By HYUNG-JIN KIM
SEOUL, South Korea (AP) — Air raid sirens sounded on a South Korean island and residents there evacuated to underground shelters after North Korea fired about a dozen missiles Wednesday, at least one of them in its direction and landing near the rivals’ tense sea border. South Korea quickly responded by performing its own missile tests in the same border area.
The launches came hours after North Korea threatened to use nuclear weapons to get the U.S. and South Korea to “pay the most horrible price in history” in protest of the ongoing South Korean-U.S. military drills that it views as an invasion rehearsal. The White House maintained that the United States has no hostile intent toward North Korea and vowed to work with allies to curb North Korea’s nuclear ambitions.
The North’s barrage of missile tests also came as world attention was focused on South Korea following a weekend Halloween tragedy that saw more than 150 people killed in a crowd surge in Seoul in what was the country’s largest disaster in years.
South Korea’s military said North Korea launched more than 10 missiles of various kinds off its eastern and western coasts on Wednesday.
One of the missiles was flying toward South Korea’s Ulleung island before it eventually landed 167 kilometers (104 miles) northwest of the island. South Korea’s military subsequently issued an air raid alert on the island, according to the South’s Joint Chiefs of Staff. South Korean media published photos showing island residents moving to underground shelters.
Hours later on Wednesday, South Korea’s military said it lifted the air raid alert on the island.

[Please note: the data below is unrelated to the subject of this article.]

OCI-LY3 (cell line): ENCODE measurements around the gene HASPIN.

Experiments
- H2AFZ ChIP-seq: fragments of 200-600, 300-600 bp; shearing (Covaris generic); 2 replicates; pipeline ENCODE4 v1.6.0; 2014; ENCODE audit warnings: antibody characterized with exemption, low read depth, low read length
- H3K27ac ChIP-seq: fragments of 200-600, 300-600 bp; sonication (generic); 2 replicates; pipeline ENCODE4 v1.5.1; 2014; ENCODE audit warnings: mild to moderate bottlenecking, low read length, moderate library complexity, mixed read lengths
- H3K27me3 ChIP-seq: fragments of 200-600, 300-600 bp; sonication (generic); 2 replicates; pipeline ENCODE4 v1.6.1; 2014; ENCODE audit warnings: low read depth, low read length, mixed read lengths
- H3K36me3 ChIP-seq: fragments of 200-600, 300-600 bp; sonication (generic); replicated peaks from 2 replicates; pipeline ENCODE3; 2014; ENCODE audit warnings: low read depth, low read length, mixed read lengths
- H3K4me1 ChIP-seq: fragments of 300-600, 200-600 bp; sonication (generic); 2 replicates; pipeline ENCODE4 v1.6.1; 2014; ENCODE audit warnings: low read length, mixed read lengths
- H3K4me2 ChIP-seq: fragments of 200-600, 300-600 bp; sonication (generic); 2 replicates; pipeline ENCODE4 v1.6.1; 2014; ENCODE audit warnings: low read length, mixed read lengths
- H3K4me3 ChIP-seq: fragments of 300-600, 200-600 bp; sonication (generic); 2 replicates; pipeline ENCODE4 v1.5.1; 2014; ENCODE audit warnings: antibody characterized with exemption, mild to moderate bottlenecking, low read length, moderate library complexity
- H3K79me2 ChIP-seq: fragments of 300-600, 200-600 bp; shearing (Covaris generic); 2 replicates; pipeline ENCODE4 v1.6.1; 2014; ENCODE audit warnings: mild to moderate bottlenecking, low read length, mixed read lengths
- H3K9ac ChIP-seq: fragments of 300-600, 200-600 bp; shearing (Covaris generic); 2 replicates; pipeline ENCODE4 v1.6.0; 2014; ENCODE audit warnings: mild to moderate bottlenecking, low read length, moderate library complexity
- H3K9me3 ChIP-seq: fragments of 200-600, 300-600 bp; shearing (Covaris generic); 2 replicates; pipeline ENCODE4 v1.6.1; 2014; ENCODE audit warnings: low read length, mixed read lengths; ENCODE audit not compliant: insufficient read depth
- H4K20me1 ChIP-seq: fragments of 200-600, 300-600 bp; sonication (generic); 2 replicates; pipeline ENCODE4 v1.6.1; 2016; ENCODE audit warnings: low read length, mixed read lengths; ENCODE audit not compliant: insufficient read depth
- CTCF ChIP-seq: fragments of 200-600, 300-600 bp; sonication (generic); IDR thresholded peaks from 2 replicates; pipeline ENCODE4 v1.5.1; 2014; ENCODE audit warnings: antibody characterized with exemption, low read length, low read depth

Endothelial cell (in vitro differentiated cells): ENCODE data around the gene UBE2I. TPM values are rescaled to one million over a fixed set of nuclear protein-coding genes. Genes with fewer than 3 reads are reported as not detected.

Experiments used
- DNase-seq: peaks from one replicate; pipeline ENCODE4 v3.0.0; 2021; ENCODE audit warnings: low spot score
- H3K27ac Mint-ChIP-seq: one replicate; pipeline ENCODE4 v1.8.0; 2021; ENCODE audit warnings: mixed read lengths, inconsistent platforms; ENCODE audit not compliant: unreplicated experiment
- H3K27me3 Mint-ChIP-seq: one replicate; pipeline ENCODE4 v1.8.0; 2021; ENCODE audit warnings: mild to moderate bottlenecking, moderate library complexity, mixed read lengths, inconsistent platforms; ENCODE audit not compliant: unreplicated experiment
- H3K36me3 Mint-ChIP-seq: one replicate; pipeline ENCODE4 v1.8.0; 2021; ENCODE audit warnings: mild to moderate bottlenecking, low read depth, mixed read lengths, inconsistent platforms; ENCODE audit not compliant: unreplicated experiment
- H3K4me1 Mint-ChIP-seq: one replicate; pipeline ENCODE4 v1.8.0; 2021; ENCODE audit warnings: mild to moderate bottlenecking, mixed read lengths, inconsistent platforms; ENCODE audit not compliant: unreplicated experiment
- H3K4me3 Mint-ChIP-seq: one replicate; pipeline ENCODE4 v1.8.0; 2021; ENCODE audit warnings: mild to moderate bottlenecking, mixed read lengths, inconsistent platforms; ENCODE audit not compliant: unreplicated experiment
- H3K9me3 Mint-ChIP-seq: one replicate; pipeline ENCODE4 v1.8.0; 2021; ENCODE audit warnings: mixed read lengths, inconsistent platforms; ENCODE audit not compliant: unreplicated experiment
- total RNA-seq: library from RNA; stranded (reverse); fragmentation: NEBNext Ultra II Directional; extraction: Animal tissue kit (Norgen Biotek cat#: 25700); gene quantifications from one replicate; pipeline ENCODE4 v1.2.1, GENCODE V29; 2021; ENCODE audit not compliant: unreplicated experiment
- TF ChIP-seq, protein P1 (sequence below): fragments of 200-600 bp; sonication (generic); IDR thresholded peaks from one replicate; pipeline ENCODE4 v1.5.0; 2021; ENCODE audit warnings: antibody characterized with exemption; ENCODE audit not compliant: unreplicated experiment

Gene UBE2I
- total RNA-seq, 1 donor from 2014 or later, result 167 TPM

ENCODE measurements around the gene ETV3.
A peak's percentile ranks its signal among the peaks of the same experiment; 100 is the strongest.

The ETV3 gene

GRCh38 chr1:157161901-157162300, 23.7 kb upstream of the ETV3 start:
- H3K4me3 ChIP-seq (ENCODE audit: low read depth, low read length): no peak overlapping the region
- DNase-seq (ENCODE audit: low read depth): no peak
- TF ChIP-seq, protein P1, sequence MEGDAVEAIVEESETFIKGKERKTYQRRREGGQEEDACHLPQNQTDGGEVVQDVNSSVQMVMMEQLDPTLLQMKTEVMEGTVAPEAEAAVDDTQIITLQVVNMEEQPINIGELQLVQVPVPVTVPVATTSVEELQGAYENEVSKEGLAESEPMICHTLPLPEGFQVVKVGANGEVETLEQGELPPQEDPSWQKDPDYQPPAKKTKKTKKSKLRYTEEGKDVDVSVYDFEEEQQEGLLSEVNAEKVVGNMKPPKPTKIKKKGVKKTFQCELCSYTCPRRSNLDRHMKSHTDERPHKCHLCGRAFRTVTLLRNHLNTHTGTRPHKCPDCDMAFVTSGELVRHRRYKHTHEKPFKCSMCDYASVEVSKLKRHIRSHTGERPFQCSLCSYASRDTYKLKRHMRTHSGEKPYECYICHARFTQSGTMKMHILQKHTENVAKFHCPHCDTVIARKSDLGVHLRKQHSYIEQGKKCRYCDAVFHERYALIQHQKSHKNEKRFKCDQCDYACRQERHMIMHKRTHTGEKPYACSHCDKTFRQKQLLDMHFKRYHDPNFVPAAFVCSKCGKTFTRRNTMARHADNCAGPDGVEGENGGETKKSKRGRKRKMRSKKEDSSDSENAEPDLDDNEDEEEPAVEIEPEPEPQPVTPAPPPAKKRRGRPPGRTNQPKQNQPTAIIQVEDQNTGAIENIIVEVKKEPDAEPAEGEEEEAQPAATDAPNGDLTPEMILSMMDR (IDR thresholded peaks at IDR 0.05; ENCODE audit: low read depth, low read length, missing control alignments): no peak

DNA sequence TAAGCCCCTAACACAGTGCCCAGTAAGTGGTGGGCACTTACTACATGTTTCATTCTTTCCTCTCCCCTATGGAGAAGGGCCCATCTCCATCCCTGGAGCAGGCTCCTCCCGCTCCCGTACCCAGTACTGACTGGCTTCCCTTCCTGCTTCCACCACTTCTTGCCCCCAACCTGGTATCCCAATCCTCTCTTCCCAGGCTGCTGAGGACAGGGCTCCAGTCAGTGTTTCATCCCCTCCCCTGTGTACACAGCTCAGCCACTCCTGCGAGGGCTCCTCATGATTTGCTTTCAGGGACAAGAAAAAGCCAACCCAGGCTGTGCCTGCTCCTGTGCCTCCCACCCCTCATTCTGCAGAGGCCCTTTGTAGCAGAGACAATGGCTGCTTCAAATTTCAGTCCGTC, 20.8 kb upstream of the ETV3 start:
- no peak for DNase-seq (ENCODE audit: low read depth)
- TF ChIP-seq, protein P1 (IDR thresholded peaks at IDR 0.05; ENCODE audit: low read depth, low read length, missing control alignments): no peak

That missile landed 26 kilometers (16 miles) away from the rivals’ sea border. It landed in international waters but far south of the two countries’ border, off the east coast of South Korea. South Korea’s military said it was the first time a North Korean missile had landed so close to the sea border since the countries’ division in 1948.
“This is very unprecedented and we will never tolerate it,” South Korea’s Joint Chiefs of Staff said in a statement.
In 2010, North Korea shelled a frontline South Korean island off the peninsula’s western coast, killing four people. But the weapons used were artillery rockets, not ballistic missiles whose launches or tests are banned by multiple U.N. Security Council resolutions.
Later Wednesday, South Korean fighter jets launched three air-to-surface, precision-guided missiles near the eastern sea border to show its determination to get tough on North Korean provocations. South Korea’s military said the missiles landed in international waters at the same distance of 26 kilometers (16 miles) north of the sea border as the North Korean missile fell earlier Wednesday.
It said it maintains a readiness to win “an overwhelming victory” against North Korea in potential clashes.
“North Korea firing missiles in a way that sets off air raid sirens appears intended to threaten South Koreans to pressure their government to change policy,” said Leif-Eric Easley, a professor at Ewha University in Seoul. “North Korea’s expanding military capabilities and tests are worrisome, but offering concessions about alliance cooperation or nuclear recognition would make matters worse.”
South Korea’s Joint Chiefs of Staff earlier identified three of the North Korean weapons launched as “short-range ballistic missiles” fired from the North’s eastern coastal town of Wonsan, including the one that landed near the sea border.
North Korean short-range weapons are designed to strike key facilities in South Korea, including U.S. military bases there.